4. Spyware In the last few years, the line between spam and worms/spyware/viruses (collectively known as "malware") has grown thinner. Malware developers and spammers alike have noticed the advantages in combining their efforts to try and ruin your day more effectively. Spam can now include links or attachments that will attempt to install a piece of malware on your system. Once the spyware has infected your system, it will almost always transmit your email address to a central database, and then either use your address to send out spam, or saturate your own mailbox with it. Spyware is quickly becoming more of a threat than viruses and worms since its designed specifically to collect otherwise-confidential information and disseminate it to whoever happens to be watching for that type of information. Most commonly, spyware gets installed without the user's knowledge, and is usually triggered by the user clicking on a link in a pop-up page or spam item.
The list goes on.
Ultimately, due to the saturation of spam on the internet (roughly 50% of all email sent today is spam), it is impossible to prevent spam with 100% effectiveness. If you're only using a single tool to try to block spam (a block sender command, email address blacklist, anti-spam filter, anti-spam application, etc.), chances are you will not block very many items. Spam filters are designed to track specific text strings in either the body of the email, the subject line itself, or source email addresses listed in the blacklist. Spammers find it easy to get around these by simply changing their spam text a bit. For example, you're trying to block gambling spam by adding a rule to block any subject line containing the text string "casino", yet, you still receive the spam. Entering the text string "casino" into your filter will only attempt to block items containing the exact text. If the spam's subject line contains "cas ino" and not "casino", the spam will get right through the filter. This also applies to email address filtering since the vast majority of all spam contains fake or forged From: addresses. You'll notice in many spam items the From: address contains gibberish anyway. If you're trying to block spam using a blacklist method, try blocking the entire domain instead of just a specific address.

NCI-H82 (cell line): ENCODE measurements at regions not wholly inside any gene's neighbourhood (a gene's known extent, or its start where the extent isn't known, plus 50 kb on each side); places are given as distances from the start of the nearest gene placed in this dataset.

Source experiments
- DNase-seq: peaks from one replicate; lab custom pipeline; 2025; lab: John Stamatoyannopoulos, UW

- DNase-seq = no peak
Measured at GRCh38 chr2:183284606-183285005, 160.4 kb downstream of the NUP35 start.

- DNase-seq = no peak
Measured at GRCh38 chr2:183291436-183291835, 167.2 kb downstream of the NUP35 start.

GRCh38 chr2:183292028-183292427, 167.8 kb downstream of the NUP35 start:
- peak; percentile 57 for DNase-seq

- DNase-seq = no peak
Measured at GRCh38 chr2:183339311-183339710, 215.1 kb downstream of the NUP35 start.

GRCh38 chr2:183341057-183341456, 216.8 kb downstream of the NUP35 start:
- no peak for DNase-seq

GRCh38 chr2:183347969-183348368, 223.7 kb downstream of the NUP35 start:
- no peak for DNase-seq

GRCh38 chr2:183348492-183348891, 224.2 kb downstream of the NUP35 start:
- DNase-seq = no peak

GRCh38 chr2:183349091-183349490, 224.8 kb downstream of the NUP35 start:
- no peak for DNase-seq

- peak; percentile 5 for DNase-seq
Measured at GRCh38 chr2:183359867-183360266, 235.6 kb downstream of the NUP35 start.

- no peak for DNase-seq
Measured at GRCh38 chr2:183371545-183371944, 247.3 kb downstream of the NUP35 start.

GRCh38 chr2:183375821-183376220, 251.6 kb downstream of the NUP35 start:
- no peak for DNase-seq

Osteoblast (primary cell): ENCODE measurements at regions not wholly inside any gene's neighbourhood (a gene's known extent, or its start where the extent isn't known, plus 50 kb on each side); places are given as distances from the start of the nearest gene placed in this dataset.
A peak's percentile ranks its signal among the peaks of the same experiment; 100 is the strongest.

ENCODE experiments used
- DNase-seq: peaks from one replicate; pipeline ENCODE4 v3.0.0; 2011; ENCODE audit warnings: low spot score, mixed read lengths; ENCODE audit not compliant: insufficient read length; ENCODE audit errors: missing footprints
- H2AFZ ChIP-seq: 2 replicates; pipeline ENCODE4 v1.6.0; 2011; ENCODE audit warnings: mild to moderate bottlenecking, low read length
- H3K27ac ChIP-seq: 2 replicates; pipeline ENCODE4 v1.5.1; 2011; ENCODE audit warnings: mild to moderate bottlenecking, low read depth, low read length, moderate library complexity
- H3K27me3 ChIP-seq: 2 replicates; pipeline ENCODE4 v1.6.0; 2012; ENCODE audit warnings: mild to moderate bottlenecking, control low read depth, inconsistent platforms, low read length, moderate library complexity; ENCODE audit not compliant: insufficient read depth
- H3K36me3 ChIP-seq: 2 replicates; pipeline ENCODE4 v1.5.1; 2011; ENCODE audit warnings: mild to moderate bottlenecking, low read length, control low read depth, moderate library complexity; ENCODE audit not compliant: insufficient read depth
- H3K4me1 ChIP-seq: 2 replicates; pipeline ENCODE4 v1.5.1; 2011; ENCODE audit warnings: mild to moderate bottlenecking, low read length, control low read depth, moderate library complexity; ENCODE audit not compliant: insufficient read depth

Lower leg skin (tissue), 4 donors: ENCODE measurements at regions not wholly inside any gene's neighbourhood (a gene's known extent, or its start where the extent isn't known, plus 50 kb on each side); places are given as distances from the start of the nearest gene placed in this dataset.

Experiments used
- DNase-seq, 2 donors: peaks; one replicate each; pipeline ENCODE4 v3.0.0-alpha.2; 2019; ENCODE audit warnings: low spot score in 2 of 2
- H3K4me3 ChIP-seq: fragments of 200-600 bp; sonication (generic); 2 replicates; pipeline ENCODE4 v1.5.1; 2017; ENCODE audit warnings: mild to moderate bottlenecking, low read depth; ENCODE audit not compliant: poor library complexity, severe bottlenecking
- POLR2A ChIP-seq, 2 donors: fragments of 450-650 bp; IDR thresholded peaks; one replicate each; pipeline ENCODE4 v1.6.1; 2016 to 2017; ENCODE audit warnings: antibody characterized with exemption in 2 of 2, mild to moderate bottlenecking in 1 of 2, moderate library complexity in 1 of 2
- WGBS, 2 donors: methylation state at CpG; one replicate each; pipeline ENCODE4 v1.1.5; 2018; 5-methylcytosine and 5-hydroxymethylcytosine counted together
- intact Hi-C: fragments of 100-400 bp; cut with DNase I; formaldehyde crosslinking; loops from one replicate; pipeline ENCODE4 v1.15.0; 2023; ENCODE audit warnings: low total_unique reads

The highest security available comes from creating or configuring a white list, or "approved senders" list. This will essentially block any email coming into your mailbox that isn't listed as an approved sender. The only drawback to this method, obviously, is the risk of blocking legitimate emails.
DSLExtreme's policy on spam can be found on our Terms & Conditions/Acceptable Use Policy page at - dslextreme.com/aup.php
If you have a spam complaint, you should send the spam item AS AN ATTACHMENT to [email protected], where our Network Abuse team will investigate the spam and attempt to notify the ISP shown as the source. If the spam is coming from an external source (a non-DSLExtreme user), there is very little we can do short of notifying the ISP who is in charge of the address, and hope their Network Abuse department takes care of it. In some cases, the ISP in question supports spam and spyware types of practices, or otherwise ignores spam complaints altogether. Thankfully those entities are in the minority, but we do run into them. They're usually responsible for a large number of complaints, and they will likely get blocked entirely from our network once discovered. If the spam is coming from an internal source (a DSLExtreme user), Network Abuse will process the complaint and notify the user directly.
For more detailed information on spam and malware, please visit the links below:
spamhaus.org - Spam/malware alert center, detailed international spam/malware trends, spam/malware distributor database, spam/malware abuse center and database.
declude.com - Spam control information and services, offline/online anti-spam tools, latest spam/malware threats, list of spam databases, and more
sarc.com - Symantec Antivirus Research Center Windows security advisories, worm/virus/Trojan/spyware databases, latest threat lists, removal tools, Norton product support.
fraudwatchinternational.com - Internet email scam/fraud trend monitoring, known scam/fraudulent email database, scam/fraudulent email examples and recognition.
If you have any further questions, you may contact our Network Abuse Department at either the email address or phone number below.
DSLExtreme Network Abuse Department
dslextreme.com
[email protected]
866-491-7221




 

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  I want to thank the person that helped me. They were great and I learned 2 new things about my email.  
 

From Talia S.